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CathalFM wrote:


Apologies in advance for the cross post, I posted this in the "Forbidding Players thread" but felt that it dealt with a number of your concerns, so I will post it again here. My suggested solution to gamers in need of a more challenging game;

Give a "hard mode" that the option should be present (at higher levels at least) for the GM to completely use their own tactics.

I find that the existence of a 'hard mode' is counterproductive: it gives powergamers a 'justification' for powergaming. In organised play, a character who intends to play on 'hard mode' will not always be in a 'hard mode' scenario, playing with other players of similar disposition.

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I am not in favour of increasing the difficulty of encounters in PFS scenarios.

Pathfinder Society is now mature, with a large catalogue of scenarios to draw from - which are still (for good reason) sanctionable and reportable.

A change in difficulty level invalidates this large asset, as the encounters are trivialised in comparison to the new, harder scenarios.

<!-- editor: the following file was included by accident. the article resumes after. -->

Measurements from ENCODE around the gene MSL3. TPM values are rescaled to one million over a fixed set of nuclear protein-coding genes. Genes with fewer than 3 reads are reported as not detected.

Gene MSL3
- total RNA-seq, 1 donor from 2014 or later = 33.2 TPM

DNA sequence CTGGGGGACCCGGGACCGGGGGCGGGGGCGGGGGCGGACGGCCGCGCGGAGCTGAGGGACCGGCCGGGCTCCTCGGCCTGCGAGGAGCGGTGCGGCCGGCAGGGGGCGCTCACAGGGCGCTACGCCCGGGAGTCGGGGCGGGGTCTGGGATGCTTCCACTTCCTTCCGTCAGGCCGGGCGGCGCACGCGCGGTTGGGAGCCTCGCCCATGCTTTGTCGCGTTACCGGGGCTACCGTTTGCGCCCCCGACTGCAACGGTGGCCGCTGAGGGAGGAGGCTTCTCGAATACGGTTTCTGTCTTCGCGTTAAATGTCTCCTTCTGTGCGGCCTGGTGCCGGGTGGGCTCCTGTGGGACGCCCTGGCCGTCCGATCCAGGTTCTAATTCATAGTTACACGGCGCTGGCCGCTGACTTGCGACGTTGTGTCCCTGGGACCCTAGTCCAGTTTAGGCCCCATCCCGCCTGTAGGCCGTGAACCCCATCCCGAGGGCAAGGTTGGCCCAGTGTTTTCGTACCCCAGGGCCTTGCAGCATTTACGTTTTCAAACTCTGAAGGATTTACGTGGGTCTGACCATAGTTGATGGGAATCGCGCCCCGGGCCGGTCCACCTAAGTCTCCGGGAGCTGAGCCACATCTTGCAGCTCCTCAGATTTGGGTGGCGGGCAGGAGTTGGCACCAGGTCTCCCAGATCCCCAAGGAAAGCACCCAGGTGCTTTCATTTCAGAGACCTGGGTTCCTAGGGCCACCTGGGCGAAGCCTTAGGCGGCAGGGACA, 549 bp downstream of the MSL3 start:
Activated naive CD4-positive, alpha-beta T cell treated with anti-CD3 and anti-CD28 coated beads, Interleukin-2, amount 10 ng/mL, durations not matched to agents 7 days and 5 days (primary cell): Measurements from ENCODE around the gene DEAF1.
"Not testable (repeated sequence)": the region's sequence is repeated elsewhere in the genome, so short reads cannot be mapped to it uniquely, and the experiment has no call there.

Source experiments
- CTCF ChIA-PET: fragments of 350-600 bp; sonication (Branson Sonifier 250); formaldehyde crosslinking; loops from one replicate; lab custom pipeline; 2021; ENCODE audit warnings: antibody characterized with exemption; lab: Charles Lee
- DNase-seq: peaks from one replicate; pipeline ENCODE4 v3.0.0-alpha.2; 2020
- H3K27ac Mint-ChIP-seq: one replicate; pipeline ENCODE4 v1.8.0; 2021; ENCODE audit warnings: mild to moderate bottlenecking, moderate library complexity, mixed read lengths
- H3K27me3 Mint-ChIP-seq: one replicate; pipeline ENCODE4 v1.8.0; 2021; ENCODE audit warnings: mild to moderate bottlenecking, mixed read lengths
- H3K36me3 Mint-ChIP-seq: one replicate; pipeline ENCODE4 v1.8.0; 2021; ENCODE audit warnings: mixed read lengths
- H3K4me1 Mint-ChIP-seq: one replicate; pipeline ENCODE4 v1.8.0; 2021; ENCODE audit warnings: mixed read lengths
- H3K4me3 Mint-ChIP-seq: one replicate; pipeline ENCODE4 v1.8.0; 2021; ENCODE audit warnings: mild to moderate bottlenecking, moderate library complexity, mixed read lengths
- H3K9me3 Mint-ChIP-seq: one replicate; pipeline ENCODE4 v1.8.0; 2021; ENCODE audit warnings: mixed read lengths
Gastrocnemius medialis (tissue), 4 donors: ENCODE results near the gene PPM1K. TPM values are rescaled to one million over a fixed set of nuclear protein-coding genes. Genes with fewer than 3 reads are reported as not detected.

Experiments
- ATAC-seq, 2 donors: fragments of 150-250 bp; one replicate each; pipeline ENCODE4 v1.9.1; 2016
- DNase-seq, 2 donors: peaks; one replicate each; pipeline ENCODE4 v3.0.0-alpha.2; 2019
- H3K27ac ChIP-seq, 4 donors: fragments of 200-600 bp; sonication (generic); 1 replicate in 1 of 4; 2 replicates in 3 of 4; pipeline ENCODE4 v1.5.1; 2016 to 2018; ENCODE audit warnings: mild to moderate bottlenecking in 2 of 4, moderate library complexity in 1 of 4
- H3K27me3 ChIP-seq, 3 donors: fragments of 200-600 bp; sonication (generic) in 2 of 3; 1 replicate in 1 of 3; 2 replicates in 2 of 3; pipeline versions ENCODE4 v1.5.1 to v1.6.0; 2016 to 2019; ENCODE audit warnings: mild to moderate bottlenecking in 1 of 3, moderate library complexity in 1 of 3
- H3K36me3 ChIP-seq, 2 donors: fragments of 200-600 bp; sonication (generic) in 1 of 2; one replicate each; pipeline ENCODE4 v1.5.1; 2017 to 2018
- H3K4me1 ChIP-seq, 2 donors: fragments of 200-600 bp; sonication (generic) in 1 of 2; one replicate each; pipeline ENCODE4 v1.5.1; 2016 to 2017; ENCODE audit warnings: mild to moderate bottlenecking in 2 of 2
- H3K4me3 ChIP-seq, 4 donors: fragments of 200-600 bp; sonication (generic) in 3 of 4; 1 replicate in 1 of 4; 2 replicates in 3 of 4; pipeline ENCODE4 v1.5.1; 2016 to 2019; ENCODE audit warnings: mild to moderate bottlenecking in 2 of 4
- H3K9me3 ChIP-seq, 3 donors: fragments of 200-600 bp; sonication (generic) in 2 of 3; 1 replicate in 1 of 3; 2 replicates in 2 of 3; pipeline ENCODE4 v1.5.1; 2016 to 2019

It is better for a concerted effort to discourage the playerbase from creating such characters that trivialise encounters and cause threads like this to be created in the first place.

Build your characters so that they ARE challenged by the scenarios; don't insist that scenarios are created to challenge your characters.

When a GM is running a scenario and is continuously having encounters trivialised, they start thinking 'Why am I here?'. This causes burnout, and I have experienced it.

We have a thread where a GM wishes to refuse powergamed characters from their table, with several responses amounting to "suck it up or leave". I contest that a cultural change against powergaming would be more useful advice.

I would like to note that Andrei and Stephen White have (implicitly or explicitly) put a lot of effort into curbing powergaming in their local area (Melbourne, Australia), and it is one of the best places I've played PFS. Continuing a power spiral will invalidate their work in this area.

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Finlanderboy wrote:
Chris Mortika wrote:

Patrick, you keep talking about making things more challenging for the enjoyment of the game.

It's been my experience that players who build over-clocked combat monsters like to dominate combat. They like to win, and they like to win fast. People who want a challenging combats play weaker classes, take non-combat roles, or spread out their attributes and skill points to focus on other elements of the game.